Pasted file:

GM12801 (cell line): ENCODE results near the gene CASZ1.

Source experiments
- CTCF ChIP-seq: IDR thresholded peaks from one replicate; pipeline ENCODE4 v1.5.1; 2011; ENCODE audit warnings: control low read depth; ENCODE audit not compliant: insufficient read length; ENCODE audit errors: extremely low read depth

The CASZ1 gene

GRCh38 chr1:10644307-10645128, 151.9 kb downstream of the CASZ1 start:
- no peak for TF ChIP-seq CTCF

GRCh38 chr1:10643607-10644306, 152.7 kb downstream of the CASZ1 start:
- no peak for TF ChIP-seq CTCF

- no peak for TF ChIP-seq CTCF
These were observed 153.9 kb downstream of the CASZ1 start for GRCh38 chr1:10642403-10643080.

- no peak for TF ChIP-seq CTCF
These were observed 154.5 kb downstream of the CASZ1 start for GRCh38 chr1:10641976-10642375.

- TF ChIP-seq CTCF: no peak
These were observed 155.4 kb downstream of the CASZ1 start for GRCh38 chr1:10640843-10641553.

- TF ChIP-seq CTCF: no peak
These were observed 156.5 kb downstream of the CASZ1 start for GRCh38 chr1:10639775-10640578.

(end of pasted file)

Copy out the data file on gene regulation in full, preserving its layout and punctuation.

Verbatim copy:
GM12801 (cell line): ENCODE results near the gene CASZ1.

Source experiments
- CTCF ChIP-seq: IDR thresholded peaks from one replicate; pipeline ENCODE4 v1.5.1; 2011; ENCODE audit warnings: control low read depth; ENCODE audit not compliant: insufficient read length; ENCODE audit errors: extremely low read depth

The CASZ1 gene

GRCh38 chr1:10644307-10645128, 151.9 kb downstream of the CASZ1 start:
- no peak for TF ChIP-seq CTCF

GRCh38 chr1:10643607-10644306, 152.7 kb downstream of the CASZ1 start:
- no peak for TF ChIP-seq CTCF

- no peak for TF ChIP-seq CTCF
These were observed 153.9 kb downstream of the CASZ1 start for GRCh38 chr1:10642403-10643080.

- no peak for TF ChIP-seq CTCF
These were observed 154.5 kb downstream of the CASZ1 start for GRCh38 chr1:10641976-10642375.

- TF ChIP-seq CTCF: no peak
These were observed 155.4 kb downstream of the CASZ1 start for GRCh38 chr1:10640843-10641553.

- TF ChIP-seq CTCF: no peak
These were observed 156.5 kb downstream of the CASZ1 start for GRCh38 chr1:10639775-10640578.